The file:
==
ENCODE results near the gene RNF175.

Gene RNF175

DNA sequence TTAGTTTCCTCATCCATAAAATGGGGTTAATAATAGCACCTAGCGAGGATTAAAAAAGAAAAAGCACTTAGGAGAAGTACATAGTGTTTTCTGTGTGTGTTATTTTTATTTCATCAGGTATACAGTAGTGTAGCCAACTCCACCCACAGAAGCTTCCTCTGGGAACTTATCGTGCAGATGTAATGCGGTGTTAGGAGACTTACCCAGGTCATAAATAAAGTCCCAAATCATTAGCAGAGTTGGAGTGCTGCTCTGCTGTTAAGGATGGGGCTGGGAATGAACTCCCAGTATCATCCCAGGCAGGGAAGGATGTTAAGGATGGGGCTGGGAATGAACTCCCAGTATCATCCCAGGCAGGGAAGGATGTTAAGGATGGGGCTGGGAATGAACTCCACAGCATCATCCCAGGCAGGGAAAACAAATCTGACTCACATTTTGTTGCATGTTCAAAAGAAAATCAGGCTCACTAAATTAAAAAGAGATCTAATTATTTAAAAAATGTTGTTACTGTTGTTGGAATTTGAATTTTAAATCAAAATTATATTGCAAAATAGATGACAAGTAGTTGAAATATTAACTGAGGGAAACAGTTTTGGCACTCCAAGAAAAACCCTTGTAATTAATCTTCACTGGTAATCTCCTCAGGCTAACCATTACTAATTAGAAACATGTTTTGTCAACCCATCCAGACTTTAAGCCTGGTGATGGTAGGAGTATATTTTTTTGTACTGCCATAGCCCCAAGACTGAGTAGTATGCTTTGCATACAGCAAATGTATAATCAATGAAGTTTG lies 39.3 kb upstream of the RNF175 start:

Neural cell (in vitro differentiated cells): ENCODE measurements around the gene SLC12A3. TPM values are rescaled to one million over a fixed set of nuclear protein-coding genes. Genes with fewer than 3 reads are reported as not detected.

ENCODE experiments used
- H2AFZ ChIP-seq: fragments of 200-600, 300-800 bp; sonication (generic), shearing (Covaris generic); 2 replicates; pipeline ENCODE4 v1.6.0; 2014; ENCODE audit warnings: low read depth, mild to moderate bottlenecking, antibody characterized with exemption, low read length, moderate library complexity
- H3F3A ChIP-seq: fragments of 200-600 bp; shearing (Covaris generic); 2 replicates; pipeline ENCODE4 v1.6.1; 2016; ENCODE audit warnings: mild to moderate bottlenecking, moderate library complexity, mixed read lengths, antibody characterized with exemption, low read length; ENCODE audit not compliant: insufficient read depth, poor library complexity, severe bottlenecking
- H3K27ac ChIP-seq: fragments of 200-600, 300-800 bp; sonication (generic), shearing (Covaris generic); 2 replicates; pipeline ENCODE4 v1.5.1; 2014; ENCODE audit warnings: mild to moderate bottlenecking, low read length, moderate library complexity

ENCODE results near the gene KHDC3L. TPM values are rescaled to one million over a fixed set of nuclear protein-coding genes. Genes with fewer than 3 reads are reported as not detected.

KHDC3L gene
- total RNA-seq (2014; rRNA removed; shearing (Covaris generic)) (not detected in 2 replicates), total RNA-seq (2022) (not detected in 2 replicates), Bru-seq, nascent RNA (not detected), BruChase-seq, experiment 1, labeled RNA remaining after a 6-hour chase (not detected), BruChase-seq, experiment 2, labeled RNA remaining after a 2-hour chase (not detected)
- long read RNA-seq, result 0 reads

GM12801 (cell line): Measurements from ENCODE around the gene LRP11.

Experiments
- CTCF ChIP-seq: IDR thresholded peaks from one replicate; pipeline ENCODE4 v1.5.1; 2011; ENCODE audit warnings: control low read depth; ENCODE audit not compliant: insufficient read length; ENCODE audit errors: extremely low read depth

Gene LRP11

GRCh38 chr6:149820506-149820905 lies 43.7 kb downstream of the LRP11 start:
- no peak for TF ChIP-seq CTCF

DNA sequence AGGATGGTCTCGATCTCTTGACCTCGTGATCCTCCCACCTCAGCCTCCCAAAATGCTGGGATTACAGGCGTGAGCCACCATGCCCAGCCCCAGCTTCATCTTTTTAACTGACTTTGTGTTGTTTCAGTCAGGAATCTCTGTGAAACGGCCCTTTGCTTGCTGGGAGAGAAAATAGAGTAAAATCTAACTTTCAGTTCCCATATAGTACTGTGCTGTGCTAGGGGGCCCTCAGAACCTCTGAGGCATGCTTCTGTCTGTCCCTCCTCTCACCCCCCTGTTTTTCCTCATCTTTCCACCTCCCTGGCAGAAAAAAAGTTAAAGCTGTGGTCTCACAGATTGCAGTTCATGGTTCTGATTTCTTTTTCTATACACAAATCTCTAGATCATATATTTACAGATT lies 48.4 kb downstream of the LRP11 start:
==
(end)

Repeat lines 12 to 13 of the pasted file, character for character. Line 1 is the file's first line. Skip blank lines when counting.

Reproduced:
- long read RNA-seq, result 0 reads

GM12801 (cell line): Measurements from ENCODE around the gene LRP11.